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1 Radiation dominated phase Recall that solution for matter dominated universe relied on the matter density scaling as r m ~ a -3. For radiation, energy of each photon is redshifted as the universe expands. Energy density in radiation therefore scales as r r ~ a -4. At sufficiently early epochs, radiation rather than matter dominates the evolution of the scale factor. At very high temperatures, other relativistic particles will also be present - contribute to the evolution in same way as photons.

2 If radiation dominates, easy to see that Friedmann equation takes the form: a 2 = B2 a 2 Solving this equation: ada = Bdt where B is a constant a = 2B t 1 2 compared to the t 2/3 expansion predicted for the matter dominated case.

3 Ignoring (for now) the very early Universe, two critical events during the radiation dominated phase: Nucleosynthesis - formation of light elements from initial mix of neutrons and protons. Occurs when the Universe is a few minutes old, particles have energies corresponding to nuclear reactions (MeV) Recombination - formation of neutral hydrogen from protons and electrons. Greatly reduces the opacity of the Universe, allowing photons to decouple from matter - forming today the microwave background. Important for both phases: Universe contains many more photons than baryons (by factor of ~10 10 ). Presumably a consequence of physics in the early Universe.

4 Basic picture of nucleosynthesis When the Universe is hot enough, equilibrium between protons and neutrons, maintained by reactions: p + e - n + u e n + e + p + n e n p + e - + n e As the Universe cools, protons become favored over neutrons because they are lighter. Equilibrium ratio is: n n = e - Dmc 2 kt n p K = e T OK until T ~ K, when nuclear reaction rates become too slow to maintain equilibrium. Occurs at t ~ 1 s.

5 Thereafter, no new neutrons are formed, and existing ones decay with half life of ~10 minutes. Sets the number of neutrons available for nucleosynthesis - almost all of which eventually end up in 4 He, with mass fraction: Y = 2n n n n + n p Substituting the value n n / n p = 0.2 at the `freeze-out temperature gives very roughly the right abundance of 4 He - Y = 0.3. Actual value is lower, partly because the deuterium forming reaction: n + p d + g is initially suppressed by the high photon to baryon ratio.

6 Detailed calculations of primordial nucleosynthesis depend upon: Number of particle species contributing to the energy density at t ~ minutes (this number is known from accelerator measurements) Number of baryons relative to the number of photons, equivalently W B h 2 - only free parameter in standard theory of big bang nucleosynthesis Why no heavy elements? No stable nuclide with mass 5 Jumping the gap requires e.g. d + 3 He, but these reactions are slow because both nuclei are positively charged.

7 Basically: the higher the density of nucleons, the faster they burn to form (eventually) 4 He. High baryon density favors: Slightly more 4 He Much less deuterium and 3 He Also some 7 Li and very small amounts of other nuclei.

8 Comparison with observations Nucleosynthesis predicts the primordial abundance of a handful of light elements. Observational challenge is to measure these abundances in conditions as close as possible to primordial: 4 He: advantage - produced in large quantities so takes a significant amount of star formation to change the primordial abundance. But - only weakly sensitive to baryon density. Deuterium: very fragile nucleus so burnt at low temperatures during pre-main sequence nuclear burning. Not produced in stellar evolution. Deuterium abundance in the most metal-poor gas ought to be good measure of primordial abundance.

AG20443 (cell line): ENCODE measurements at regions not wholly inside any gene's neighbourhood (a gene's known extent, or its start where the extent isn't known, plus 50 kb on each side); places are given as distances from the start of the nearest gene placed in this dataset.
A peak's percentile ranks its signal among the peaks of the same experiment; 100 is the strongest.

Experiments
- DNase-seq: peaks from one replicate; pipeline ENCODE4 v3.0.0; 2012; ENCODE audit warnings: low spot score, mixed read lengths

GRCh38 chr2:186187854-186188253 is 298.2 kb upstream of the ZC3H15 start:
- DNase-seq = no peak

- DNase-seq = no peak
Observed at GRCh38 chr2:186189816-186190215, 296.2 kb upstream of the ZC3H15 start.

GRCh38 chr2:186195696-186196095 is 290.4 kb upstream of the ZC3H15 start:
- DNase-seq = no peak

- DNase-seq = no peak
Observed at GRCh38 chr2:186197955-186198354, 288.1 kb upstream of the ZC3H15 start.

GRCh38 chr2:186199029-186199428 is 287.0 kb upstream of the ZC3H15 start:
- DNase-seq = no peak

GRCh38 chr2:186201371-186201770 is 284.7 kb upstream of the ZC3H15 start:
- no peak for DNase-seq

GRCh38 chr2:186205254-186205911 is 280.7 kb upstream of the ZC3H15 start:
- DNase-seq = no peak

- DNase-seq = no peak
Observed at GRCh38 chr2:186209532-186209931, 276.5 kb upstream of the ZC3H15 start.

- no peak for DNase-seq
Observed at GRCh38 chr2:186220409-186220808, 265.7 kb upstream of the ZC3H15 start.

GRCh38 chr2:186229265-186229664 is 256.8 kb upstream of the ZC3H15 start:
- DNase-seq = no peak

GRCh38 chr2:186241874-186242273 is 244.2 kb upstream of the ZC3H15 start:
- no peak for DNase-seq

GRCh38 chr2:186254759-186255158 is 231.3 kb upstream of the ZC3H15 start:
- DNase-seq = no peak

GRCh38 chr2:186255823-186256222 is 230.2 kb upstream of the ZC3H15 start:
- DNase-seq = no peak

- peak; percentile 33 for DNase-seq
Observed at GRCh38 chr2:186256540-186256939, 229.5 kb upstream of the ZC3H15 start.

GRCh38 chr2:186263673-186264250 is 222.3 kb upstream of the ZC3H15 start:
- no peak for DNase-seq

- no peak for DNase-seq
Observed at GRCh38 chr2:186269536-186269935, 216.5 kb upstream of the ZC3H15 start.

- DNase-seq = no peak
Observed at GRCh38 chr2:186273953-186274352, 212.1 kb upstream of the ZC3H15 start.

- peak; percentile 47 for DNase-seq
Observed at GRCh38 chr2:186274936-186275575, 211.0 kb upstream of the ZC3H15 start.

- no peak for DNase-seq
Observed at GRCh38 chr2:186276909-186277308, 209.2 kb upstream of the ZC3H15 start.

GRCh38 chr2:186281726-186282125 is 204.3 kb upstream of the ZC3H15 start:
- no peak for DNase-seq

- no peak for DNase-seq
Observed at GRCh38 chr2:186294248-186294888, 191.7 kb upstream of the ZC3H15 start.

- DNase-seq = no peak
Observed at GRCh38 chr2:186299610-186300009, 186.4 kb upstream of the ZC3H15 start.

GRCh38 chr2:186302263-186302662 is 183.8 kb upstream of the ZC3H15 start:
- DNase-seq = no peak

9 3 He: more complex evolution - deuterium burns to 3 He in stars, but 3 He is then destroyed by subsequent nuclear reactions in the core. 7 Li: also complex - can be produced via cosmic-ray reactions with other nuclei in significant amounts as well as affected by stellar processing. Abundance in very metal poor halo stars best measure of primordial value. Measurement of one of these abundances: Fixes single free parameter (baryon density) Can be compared to microwave background result Two or more abundances permit check of consistency of theory

10 Primordial helium abundance Measure the gas phase abundance of 4 He in metal poor extragalactic H II regions and extrapolate to zero metallicity: 4 He Olive et al measure of metallicity Gives Y = 0.234, but note substantial scatter in individual measurements

11 Primordial deuterium abundance Spectra of quasars show very large number of absorption lines blueward of Lyman alpha: KECK HIRES spectrum Lyman-a forest - absorption due to hydrogen along the line of sight between us and the quasar. Not pristine gas, but can have metallicity ~ 10-2 Solar - i.e. not much stellar processing.

12 Almost all of the absorption is due to hydrogen (also some due to carbon etc). Very small amount is due to deuterium. This can be measured because the absorption due to D is offset ~ 0.1 nm to the blue compared to hydrogen: Energy levels of hydrogenlike atoms E n = mc 2 ( Za) 2 n 2 reduced mass m = m e M m e + M Principle of the measurement: look for an extremely strong (saturated) hydrogen absorber, then measure depth of the weak corresponding deuterium feature in the blue wing of the spectral line.

13 Example from Burles & Tytler (1998) D feature Hydrogen absorption Recent measurements give: D H =

14 `Low 4 He result is not in such good agreement Observed D / H ratio Measurement of baryon density at t ~ few minutes agrees with that when t is 0.4 Myr - very good test of basic consistency of cosmology measurement from microwave background

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